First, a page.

The part of the target projected onto the streak camera entrance slit was 1 mm wide and 20 cm long. A comprehensive set of streak and fast-shutter camera images has been acquired for magnetron plasmas operating at various currents, pressures, target materials, and target thicknesses: we will show and discuss here a few selected streak images only, namely those that are either characteristic and/or provide particular insights. All images show the intensity of light emitted from the plasma presented in the false color scale “royal” of the image processing software IMAGEJ.11 As it is intuitively clear, black is the least intense and white the most.

We start with images in dcMS. As we know from probe measurements and fast frame camera imaging,5,8,12 certain power and pressure conditions lead to one, two, or more spokes that are relatively stable as they move along the racetrack, while other parameter combinations exhibit less stability. Figure 2 shows a spoke moving from left to right in the E×B direction: the most interesting observation here is that the spoke has substructures that move in the opposite direction. From the slope, one can immediately determine the velocities: on average, about 1500 m/s for the main spoke and at least 10 000 m/s for the substructures. The exact values vary somewhat. The main spoke seems to accelerate about 20 μs into the image and then stalls for 10 μs before resuming its travel to the right. About 80 μs into this image, the main spoke moves out of the observation window, and 10 μs later, the next spoke appears from the left.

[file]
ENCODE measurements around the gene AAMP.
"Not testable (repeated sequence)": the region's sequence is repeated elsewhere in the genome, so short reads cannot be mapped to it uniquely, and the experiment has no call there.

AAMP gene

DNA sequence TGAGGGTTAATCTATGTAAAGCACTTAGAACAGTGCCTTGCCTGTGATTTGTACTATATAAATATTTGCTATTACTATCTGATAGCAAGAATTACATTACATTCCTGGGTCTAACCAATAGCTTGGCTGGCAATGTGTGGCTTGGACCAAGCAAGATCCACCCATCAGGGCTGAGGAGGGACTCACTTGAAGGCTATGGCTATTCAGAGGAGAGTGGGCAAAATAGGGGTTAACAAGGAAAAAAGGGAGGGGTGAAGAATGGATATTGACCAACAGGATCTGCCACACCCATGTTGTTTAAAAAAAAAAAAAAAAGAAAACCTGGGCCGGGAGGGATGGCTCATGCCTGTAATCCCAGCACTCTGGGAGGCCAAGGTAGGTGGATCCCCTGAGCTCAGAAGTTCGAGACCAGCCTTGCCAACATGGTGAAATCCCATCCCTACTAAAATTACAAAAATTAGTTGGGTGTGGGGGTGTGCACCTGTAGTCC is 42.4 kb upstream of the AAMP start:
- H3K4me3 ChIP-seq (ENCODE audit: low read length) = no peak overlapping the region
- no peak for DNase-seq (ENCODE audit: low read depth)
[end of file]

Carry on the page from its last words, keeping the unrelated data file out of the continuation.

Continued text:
FIG. 2.

Spoke of a dcMS discharge, 1 A at 280 V, Al target, in 0.4 Pa argon. The spoke moves from left to right (in E×B), while substructures have a different tilt and hence move in the opposite direction. (Here and in all other images: vertical lines, especially on the right, are due to defects in the camera's phosphorous and thus artifacts: they should be disregarded.).

FIG. 2.

Spoke of a dcMS discharge, 1 A at 280 V, Al target, in 0.4 Pa argon. The spoke moves from left to right (in E×B), while substructures have a different tilt and hence move in the opposite direction. (Here and in all other images: vertical lines, especially on the right, are due to defects in the camera's phosphorous and thus artifacts: they should be disregarded.).

Close modal

Going to higher currents will increase ionization, and we may reach the region where the before-mentioned competing spoke drift mechanisms cancel or where one or the other dominates, as evident by direction changes of spoke drift. Figure 3 shows such a situation when using a higher current compared to Fig. 2.